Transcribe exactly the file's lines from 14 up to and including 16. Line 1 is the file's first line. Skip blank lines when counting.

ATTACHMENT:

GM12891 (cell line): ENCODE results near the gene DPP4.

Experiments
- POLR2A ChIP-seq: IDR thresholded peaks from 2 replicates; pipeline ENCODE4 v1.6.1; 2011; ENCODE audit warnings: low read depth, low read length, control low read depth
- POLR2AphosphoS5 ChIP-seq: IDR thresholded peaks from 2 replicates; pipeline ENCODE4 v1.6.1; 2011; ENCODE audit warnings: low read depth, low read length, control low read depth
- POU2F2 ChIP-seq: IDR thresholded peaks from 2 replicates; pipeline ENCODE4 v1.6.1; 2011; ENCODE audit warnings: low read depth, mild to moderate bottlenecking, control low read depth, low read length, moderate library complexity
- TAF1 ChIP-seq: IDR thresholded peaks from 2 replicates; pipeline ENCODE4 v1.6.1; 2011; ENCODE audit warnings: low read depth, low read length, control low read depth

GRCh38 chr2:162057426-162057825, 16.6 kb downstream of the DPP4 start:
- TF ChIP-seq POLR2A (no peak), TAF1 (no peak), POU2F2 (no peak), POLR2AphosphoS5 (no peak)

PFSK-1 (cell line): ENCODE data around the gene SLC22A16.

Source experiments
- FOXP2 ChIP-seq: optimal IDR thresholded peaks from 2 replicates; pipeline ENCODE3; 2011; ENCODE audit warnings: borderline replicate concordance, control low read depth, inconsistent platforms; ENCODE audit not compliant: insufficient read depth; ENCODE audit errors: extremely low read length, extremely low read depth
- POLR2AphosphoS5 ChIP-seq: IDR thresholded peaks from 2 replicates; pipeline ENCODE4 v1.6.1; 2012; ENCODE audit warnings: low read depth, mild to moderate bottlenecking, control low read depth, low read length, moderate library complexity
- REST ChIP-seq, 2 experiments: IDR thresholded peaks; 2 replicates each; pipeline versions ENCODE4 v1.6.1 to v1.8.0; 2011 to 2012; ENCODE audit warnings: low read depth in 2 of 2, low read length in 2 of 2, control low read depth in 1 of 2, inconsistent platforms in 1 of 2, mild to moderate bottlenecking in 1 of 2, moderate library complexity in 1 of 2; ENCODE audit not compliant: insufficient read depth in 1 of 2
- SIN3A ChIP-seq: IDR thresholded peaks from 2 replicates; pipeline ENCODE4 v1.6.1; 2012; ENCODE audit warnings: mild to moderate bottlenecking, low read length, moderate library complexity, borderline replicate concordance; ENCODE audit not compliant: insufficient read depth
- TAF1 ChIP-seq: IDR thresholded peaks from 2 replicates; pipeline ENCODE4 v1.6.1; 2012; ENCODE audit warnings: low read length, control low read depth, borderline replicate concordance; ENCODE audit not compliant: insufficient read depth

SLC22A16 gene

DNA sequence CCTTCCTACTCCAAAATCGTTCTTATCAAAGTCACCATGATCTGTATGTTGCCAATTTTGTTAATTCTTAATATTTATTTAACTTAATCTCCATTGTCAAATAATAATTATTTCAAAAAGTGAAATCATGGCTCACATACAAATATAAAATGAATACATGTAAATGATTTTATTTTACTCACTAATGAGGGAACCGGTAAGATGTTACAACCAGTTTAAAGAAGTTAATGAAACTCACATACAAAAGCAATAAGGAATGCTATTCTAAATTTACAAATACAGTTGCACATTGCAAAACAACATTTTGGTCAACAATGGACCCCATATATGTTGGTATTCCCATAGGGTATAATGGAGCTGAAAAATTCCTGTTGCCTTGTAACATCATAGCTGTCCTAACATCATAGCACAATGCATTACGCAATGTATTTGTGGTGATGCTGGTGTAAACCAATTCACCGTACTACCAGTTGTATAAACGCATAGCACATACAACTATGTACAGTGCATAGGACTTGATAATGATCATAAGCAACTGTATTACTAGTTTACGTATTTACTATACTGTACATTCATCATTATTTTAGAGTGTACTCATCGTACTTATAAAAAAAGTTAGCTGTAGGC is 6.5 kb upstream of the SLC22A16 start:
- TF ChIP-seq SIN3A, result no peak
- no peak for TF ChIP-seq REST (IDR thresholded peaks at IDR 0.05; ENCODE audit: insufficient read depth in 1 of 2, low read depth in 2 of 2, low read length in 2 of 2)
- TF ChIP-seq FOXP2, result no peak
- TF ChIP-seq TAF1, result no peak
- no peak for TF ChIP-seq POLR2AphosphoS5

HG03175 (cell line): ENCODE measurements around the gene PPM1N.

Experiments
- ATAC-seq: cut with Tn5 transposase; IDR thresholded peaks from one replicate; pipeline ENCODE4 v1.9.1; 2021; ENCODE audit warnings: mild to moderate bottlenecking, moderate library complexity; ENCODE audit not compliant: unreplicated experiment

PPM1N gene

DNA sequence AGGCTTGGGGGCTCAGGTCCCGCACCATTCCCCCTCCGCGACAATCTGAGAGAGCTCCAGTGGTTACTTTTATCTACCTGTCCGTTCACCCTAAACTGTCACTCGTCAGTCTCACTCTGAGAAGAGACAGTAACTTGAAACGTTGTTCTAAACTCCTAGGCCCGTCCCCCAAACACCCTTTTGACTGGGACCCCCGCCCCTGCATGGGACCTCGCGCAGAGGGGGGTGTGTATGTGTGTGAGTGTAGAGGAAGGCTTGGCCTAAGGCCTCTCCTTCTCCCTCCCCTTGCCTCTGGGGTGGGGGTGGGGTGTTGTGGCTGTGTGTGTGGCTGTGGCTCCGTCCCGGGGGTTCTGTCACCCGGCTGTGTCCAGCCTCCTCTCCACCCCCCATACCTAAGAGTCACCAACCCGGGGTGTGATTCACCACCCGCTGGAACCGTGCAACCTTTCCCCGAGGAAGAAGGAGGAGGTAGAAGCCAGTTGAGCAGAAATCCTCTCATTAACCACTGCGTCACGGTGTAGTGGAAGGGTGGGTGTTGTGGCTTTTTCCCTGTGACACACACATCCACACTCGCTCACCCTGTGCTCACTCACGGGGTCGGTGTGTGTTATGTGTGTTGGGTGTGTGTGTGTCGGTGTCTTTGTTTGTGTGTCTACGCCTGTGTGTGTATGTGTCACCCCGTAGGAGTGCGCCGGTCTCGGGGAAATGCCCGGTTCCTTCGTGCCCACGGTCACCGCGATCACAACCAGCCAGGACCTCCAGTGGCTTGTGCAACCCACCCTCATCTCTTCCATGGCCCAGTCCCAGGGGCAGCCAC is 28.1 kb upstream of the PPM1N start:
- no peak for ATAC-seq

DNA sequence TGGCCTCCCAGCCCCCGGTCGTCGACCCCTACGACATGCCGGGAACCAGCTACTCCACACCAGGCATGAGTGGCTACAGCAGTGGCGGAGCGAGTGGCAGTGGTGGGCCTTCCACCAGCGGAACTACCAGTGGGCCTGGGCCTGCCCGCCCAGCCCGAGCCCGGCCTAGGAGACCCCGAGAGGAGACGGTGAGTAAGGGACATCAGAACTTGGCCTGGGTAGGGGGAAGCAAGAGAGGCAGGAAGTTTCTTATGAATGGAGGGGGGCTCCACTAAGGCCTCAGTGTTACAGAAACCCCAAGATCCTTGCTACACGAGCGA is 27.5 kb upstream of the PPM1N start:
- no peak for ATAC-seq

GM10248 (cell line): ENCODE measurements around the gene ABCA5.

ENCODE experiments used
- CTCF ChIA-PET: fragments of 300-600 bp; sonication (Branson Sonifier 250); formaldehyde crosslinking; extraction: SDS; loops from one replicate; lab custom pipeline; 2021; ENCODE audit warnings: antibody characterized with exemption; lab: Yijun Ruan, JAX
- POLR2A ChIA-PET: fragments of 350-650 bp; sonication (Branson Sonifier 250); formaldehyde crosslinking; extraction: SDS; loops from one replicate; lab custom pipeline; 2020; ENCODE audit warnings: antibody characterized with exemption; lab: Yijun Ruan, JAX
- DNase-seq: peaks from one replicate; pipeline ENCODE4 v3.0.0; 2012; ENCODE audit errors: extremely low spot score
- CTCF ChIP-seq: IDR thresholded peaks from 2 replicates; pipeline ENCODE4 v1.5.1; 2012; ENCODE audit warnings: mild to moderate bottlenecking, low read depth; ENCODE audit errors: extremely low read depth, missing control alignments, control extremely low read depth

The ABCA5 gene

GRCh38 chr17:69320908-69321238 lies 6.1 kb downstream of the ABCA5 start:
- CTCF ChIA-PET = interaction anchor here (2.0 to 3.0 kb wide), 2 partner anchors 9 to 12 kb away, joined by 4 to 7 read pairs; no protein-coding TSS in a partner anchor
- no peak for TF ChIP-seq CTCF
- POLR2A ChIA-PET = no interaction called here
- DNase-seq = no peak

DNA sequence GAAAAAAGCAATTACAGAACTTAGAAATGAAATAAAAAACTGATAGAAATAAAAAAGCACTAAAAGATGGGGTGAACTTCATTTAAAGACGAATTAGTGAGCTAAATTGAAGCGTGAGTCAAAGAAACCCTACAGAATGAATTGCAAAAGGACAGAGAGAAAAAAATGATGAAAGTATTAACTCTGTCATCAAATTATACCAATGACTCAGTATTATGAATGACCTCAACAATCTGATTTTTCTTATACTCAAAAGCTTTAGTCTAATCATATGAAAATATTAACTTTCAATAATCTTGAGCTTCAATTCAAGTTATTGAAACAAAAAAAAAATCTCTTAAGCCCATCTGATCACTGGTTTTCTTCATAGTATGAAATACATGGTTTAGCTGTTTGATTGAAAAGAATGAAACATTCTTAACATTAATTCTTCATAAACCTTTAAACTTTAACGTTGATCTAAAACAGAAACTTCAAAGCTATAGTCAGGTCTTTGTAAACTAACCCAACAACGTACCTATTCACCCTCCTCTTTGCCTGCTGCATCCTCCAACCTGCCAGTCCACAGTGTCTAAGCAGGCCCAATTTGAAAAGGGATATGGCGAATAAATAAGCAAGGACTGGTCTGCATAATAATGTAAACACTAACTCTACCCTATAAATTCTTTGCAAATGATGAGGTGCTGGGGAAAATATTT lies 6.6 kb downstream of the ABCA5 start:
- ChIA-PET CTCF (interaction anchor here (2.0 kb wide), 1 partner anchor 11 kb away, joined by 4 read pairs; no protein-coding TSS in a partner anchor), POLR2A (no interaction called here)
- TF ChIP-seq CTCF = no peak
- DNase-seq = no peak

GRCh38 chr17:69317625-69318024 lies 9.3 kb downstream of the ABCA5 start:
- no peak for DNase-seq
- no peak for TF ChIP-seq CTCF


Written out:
- SIN3A ChIP-seq: IDR thresholded peaks from 2 replicates; pipeline ENCODE4 v1.6.1; 2012; ENCODE audit warnings: mild to moderate bottlenecking, low read length, moderate library complexity, borderline replicate concordance; ENCODE audit not compliant: insufficient read depth
- TAF1 ChIP-seq: IDR thresholded peaks from 2 replicates; pipeline ENCODE4 v1.6.1; 2012; ENCODE audit warnings: low read length, control low read depth, borderline replicate concordance; ENCODE audit not compliant: insufficient read depth

SLC22A16 gene